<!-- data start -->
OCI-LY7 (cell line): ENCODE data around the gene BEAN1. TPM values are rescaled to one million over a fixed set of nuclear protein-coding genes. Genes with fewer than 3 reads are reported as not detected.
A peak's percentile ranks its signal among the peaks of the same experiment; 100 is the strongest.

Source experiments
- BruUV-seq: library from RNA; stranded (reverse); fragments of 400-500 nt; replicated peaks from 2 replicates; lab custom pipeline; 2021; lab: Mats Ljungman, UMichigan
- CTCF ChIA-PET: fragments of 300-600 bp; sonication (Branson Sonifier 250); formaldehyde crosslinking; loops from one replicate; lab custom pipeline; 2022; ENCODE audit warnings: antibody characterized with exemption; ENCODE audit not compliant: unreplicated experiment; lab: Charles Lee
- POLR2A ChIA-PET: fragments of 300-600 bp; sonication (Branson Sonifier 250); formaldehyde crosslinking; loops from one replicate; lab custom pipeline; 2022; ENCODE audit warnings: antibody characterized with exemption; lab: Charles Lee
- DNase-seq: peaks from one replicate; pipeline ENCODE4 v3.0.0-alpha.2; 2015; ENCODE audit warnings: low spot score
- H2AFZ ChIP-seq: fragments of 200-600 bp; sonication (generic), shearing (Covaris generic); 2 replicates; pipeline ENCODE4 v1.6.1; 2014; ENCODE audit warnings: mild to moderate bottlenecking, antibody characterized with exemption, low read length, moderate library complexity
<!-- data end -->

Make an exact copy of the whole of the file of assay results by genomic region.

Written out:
OCI-LY7 (cell line): ENCODE data around the gene BEAN1. TPM values are rescaled to one million over a fixed set of nuclear protein-coding genes. Genes with fewer than 3 reads are reported as not detected.
A peak's percentile ranks its signal among the peaks of the same experiment; 100 is the strongest.

Source experiments
- BruUV-seq: library from RNA; stranded (reverse); fragments of 400-500 nt; replicated peaks from 2 replicates; lab custom pipeline; 2021; lab: Mats Ljungman, UMichigan
- CTCF ChIA-PET: fragments of 300-600 bp; sonication (Branson Sonifier 250); formaldehyde crosslinking; loops from one replicate; lab custom pipeline; 2022; ENCODE audit warnings: antibody characterized with exemption; ENCODE audit not compliant: unreplicated experiment; lab: Charles Lee
- POLR2A ChIA-PET: fragments of 300-600 bp; sonication (Branson Sonifier 250); formaldehyde crosslinking; loops from one replicate; lab custom pipeline; 2022; ENCODE audit warnings: antibody characterized with exemption; lab: Charles Lee
- DNase-seq: peaks from one replicate; pipeline ENCODE4 v3.0.0-alpha.2; 2015; ENCODE audit warnings: low spot score
- H2AFZ ChIP-seq: fragments of 200-600 bp; sonication (generic), shearing (Covaris generic); 2 replicates; pipeline ENCODE4 v1.6.1; 2014; ENCODE audit warnings: mild to moderate bottlenecking, antibody characterized with exemption, low read length, moderate library complexity